O6-Methylguanine-DNA-methyltransferase (MGMT) is an antimutagenic DNA repair
protein highly expressed in human brain tumors. Because MGMT repairs the mutagenic, carcinogenic
and cytotoxic O6-alkylguanine adducts, including those generated by the clinically used anticancer
alkylating agents, it has emerged as a central and rational target for overcoming tumor resistance to
alkylating agents. Although the pseudosubstrates for MGMT [O6-benzylguanine, O6-(4-
bromothenyl)guanine] have gained attention as powerful and clinically-relevant inhibitors, bone
marrow suppression due to excessive alkylation damage has diminished this strategy. Our laboratory
has been working on various posttranslational modifications of MGMT that affect its protein stability, DNA repair activity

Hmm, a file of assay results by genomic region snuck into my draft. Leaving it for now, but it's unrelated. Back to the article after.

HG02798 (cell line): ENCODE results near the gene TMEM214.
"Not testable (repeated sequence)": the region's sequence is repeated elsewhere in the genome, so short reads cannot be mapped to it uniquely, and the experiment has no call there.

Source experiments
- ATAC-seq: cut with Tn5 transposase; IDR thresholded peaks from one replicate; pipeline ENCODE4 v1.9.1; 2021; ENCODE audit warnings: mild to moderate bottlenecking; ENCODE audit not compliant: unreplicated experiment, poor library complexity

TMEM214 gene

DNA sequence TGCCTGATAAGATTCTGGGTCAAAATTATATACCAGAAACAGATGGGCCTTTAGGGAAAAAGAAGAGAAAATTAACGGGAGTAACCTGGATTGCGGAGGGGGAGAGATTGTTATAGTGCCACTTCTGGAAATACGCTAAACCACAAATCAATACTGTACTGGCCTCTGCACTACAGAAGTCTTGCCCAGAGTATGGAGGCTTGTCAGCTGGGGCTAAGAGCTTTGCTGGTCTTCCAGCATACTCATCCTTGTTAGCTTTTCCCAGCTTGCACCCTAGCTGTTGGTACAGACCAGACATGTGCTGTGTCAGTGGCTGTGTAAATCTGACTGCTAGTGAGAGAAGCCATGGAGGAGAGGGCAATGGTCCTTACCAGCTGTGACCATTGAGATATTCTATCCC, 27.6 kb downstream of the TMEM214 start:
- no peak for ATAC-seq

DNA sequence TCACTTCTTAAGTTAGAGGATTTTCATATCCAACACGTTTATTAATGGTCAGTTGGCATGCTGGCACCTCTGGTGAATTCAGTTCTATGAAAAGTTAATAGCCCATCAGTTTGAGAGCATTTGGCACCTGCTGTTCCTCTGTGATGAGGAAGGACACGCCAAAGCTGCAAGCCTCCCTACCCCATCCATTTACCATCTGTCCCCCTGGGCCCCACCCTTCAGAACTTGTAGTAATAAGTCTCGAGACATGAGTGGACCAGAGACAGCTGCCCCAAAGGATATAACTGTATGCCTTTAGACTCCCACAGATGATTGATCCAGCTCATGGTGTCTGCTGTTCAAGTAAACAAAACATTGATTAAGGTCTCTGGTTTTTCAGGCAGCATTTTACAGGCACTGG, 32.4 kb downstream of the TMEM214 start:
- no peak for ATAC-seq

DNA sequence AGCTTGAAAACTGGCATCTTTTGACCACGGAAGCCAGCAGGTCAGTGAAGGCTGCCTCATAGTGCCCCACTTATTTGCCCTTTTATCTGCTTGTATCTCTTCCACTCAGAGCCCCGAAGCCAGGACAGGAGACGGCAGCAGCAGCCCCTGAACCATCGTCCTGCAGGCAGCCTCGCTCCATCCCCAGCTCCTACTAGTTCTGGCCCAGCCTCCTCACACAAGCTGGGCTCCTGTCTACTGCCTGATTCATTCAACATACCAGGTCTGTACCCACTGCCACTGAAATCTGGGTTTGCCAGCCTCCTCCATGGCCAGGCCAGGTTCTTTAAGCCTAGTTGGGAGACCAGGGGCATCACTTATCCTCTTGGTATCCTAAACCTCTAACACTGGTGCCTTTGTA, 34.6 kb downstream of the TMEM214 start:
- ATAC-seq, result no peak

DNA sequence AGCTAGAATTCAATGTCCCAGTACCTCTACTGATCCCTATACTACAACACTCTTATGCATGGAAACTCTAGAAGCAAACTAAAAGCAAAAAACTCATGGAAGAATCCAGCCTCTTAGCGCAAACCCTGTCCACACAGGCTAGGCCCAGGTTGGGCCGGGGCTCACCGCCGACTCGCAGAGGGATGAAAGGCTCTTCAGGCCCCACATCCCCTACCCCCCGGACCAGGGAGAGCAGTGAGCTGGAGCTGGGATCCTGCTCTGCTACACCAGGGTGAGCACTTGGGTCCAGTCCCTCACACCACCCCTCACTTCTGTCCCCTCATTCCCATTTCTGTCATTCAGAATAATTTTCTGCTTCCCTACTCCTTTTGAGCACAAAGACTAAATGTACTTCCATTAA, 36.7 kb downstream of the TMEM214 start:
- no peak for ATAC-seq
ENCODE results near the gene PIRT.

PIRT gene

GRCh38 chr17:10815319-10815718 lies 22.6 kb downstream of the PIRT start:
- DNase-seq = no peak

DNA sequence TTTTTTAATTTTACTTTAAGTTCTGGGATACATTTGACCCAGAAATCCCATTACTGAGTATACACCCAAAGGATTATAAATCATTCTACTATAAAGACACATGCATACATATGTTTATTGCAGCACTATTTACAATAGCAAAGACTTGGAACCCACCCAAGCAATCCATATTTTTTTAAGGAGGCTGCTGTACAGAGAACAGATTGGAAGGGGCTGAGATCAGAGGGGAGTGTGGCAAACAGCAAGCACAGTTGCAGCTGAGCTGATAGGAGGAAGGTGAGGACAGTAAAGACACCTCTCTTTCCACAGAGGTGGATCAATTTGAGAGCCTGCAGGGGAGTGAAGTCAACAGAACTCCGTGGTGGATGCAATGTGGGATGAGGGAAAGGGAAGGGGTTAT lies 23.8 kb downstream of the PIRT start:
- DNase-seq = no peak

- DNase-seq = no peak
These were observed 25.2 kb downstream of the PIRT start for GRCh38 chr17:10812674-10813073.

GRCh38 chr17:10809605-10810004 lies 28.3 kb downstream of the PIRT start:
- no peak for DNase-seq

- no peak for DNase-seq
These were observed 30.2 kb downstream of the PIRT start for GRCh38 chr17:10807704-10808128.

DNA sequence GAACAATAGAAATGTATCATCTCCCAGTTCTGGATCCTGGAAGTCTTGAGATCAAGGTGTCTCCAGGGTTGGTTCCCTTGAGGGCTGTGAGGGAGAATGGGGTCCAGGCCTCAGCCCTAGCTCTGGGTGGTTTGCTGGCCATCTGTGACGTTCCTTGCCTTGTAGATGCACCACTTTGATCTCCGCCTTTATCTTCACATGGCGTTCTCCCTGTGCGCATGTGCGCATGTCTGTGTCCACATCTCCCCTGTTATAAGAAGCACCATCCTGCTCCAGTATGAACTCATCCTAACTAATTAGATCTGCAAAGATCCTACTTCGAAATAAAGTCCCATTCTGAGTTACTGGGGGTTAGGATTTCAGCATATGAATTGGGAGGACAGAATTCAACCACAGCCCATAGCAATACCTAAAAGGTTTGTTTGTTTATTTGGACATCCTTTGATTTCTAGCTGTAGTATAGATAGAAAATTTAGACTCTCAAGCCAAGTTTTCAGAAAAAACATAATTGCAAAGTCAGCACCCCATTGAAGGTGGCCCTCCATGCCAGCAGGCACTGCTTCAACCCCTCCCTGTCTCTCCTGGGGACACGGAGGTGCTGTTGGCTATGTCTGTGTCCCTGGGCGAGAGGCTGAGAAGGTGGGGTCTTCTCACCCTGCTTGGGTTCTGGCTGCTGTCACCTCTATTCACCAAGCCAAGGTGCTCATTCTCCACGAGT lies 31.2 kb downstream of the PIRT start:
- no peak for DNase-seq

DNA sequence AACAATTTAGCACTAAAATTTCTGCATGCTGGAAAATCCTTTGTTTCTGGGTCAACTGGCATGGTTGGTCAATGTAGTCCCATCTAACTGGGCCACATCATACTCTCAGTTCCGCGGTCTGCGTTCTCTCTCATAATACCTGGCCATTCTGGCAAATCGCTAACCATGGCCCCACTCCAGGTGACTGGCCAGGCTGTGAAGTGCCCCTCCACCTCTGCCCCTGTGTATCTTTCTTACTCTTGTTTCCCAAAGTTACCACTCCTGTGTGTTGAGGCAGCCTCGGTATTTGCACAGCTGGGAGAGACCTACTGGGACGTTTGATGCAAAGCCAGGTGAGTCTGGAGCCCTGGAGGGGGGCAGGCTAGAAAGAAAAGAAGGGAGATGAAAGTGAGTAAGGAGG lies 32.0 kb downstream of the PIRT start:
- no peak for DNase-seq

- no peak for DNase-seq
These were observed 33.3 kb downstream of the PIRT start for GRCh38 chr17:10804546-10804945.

and response to oxidative stress. While these modifications greatly impact the physiological regulation of MGMT, they
also highlight the opportunities for inactivating DNA repair and new drug discovery in this specific area. This review
briefly describes the newer aspects of MGMT posttranslational regulation by ubiquitination, sumoylation and
glutathionylation and reveals how the reactivity of the active site Cys145 can be exploited for potent inhibition and
depletion of MGMT by thiol-reacting drugs such as the disulfiram and various dithiocarbamate derivatives. The possible
repurposing of these nontoxic and safe drugs for improved therapy of pediatric and adult brain tumors is discussed.
Keywords: Alkylating agents, DNA repair, Drug repurposing, gliomas, Protein glutathionylation, Reactive cysteines.
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